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Trees of Canada

Giant Conifers to Deciduous Samplings

Other than the coastal and southern regions, trees of Canada and Alaska are limited by the Short summers and long harsh winters. However, don’t let that deter you in a decent variety to plant for your backyard birds.

Along the Pacific coast, there are still some rain forests where The green giants are huge. Spruce, pine and firs do well in the moderate temperatures.

The eastern portion of Canada offers many trees similar to that of the northeast and Great Lakes region of the United States. Temperatures moderate some as the terrain softens and the Great Lakes and Gulf Stream help to warm up the air a tad bit.

Besides the typical pines, pines and spruces of the boreal forests, native trees of Canada consist of maples, oaks, ash, willows, redbud, beech, aspen and other deciduous trees. All trees that offer food and protection for backyard birds and other wildlife.

Trees of Canada must include the Maple tree because that is the national symbol!

Sugar maple (Acer saccharum) 

Sugar maple

The tree that give us that nice syrup we covet for our pancakes and waffles.

  • A slower growing tree to 100 feet, it is ideal for yards and landscapes.
  • A thick canopy offer shade, protection, and seeds for backyard birds and squirrels.
  • Sugar maples grow native through Ontario and neighboring provinces, through the northeast to Florida.

American beech (Fagus grandiflora)

American beech
  • Grows to 80 feet and produces edible nuts for people and wildlife.
  • Backyard birds like nuthatches and woodpeckers find these nuts to be a real treat.
  • A soft gray colored bark covers the tree even with age (it was the tree of choice for carving initials into as a boy) making it an ideal tree in the landscape.
  • Nuts are covered by a prickly casing that splits open when the goodies inside are ripe.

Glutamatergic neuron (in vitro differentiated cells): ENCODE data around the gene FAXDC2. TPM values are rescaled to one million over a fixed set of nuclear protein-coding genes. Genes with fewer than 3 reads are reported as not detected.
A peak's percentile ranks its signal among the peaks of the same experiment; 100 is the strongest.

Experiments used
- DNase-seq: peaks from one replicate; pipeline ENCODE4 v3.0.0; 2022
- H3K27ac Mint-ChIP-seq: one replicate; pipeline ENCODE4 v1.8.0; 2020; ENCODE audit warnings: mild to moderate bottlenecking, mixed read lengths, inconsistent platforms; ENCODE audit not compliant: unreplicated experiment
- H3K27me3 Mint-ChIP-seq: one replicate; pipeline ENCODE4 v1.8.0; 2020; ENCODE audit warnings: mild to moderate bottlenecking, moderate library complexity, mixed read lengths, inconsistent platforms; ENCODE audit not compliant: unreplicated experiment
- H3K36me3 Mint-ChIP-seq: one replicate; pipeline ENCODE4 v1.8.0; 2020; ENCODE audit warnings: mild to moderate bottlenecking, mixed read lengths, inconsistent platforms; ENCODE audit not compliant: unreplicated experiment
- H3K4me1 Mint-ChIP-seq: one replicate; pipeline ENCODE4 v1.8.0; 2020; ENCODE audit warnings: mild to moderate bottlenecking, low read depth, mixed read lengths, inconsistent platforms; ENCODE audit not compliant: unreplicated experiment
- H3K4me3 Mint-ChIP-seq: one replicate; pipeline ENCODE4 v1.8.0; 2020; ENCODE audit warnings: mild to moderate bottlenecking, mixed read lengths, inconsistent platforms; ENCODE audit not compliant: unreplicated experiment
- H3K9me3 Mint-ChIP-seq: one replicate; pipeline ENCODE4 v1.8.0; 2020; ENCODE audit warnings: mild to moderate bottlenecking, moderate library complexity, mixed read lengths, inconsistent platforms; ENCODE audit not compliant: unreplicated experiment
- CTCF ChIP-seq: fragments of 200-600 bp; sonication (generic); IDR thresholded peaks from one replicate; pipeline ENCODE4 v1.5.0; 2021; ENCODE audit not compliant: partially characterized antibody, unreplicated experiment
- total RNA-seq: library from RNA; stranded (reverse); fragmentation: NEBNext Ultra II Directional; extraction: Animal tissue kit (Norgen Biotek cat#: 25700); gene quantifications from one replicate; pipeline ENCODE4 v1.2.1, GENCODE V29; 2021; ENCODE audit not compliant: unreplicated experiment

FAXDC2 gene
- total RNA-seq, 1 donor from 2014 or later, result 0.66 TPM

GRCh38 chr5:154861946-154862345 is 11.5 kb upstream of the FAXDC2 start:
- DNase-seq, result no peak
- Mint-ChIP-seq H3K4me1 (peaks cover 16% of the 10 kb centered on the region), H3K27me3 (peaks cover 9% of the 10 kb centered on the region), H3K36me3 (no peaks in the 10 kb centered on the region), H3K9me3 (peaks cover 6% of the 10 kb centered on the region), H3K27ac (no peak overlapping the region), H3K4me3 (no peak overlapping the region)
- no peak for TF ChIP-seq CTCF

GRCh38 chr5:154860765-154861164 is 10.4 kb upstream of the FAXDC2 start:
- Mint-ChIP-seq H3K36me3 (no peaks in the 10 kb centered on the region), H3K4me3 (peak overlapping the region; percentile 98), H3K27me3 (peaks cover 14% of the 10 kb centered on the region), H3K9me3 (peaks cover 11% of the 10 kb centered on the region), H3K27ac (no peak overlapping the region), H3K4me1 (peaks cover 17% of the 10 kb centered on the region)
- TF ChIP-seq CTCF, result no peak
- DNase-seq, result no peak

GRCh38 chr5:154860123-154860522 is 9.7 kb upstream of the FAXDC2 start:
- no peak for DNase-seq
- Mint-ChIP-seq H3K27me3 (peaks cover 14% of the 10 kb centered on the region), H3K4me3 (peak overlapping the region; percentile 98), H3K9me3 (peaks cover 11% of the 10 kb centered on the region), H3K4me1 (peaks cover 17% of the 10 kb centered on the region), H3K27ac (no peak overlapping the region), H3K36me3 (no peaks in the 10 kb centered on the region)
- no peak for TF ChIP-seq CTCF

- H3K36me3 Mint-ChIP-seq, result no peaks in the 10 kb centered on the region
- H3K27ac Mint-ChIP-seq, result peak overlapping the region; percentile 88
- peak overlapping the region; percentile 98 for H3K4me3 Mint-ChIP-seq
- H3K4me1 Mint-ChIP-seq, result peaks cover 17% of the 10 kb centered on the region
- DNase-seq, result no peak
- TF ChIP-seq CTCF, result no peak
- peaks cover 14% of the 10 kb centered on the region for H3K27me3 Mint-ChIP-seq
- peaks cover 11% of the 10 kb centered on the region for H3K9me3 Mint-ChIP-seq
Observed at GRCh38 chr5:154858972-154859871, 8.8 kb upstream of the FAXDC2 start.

Northern red oak (Quercus rubra) / Scarlet oak (Quercus coccinea) / White oak (Quercus alba) 

Northern red oak

Native trees growing throughout Nova Scotia and Ontario.

  • Oaks offer acorns for backyard birds and all sorts of wildlife.
  • Trees are broad spreading and reach heights of 80 to 120 feet depending on species and growing conditions.

American hornbeam (Carpinus caroliniana)

American hornbeam

American hornbeam is native from Quebec and throughout Ontario.

  • A small tree at around 35 feet when mature, with beautiful fall foliage.
  • Fruits or nuts are in pendulous clusters attached by two or three bracts.
  • It is an all around an attractive tree in the landscape and for backyard birds.

Black cottonwood (Populus trichocarpa) / Eastern cottonwood (Populus deltoides)

Black cottonwood

Yes, Canada is covered with various species of Cottonwood. From British Columbia to the Yukon Territory, from Labrador to Newfoundland, Cottonwoods are indeed trees of Canada.

  • Both species can exceed 100 feet in height.
  • Cottonwoods aren’t the ideal landscape tree, but do offer much for backyard birds and wildlife.
  • If you don’t get enough snow during the winter, Cottonwoods will cover the ground with its cotton like seeds, giving the feel of snow all over again.

“Showy mountain ash” (Sorbus decora)

Showy mountain ash

Found throughout much of northeast North America.

  • A small native tree ideal for your gardens, it stands at 33 feet in height, and is
  • Famous for its large bunches of red berries that makes it ideal for the landscape. The berries last well into winter adding color to the landscape if your backyard birds don’t eat them first.

Tamarack (Larix laricina) or the American larch


Tamaracks grow native throughout much of Canada in the northern United States.

  • Larches are deciduous conifers if there is such a thing.
  • During the summer months, they look much like and evergreen. Yet, when Autumn rolls around the needle turn yellow and drop off.
  • They are a medium sized tree at 65 feet with a nice conical shape and ideal for your wildlife gardens
  • Cones are less than one inch and offer food for backyard birds.
  • When I think about Banff, Canada, I think of huge boreal forests.

White pine (Pinus strobus) / White spruce (Picea glauca) / Black spruce (Picea mariana)

White pine

White pines are found in the eastern portion of Canada. Black and White spruce are found throughout Canada.

  • These hardy trees survive the most grueling weather conditions where they survive in the subarctic tundra.
  • The farther north they grow, the slower they grow because of the short growing season.
  • Both trees reach 70 feet in height and offer 2 inch cones for seed eating birds like redpolls and red breasted nuthatches.

Downy hawthorn (Crategus mollis) / Cockspur hawthorn (Crategus crus-galli) / Prairie crab apple (Malus ioensis)

Downy hawthorn
  • These small to medium fruiting trees bare fruit well into winter supplying food for your fruit eating birds.

Like all the regions, there are too many trees to mention here. However it gives you an idea what native trees are available in your neck of the woods.

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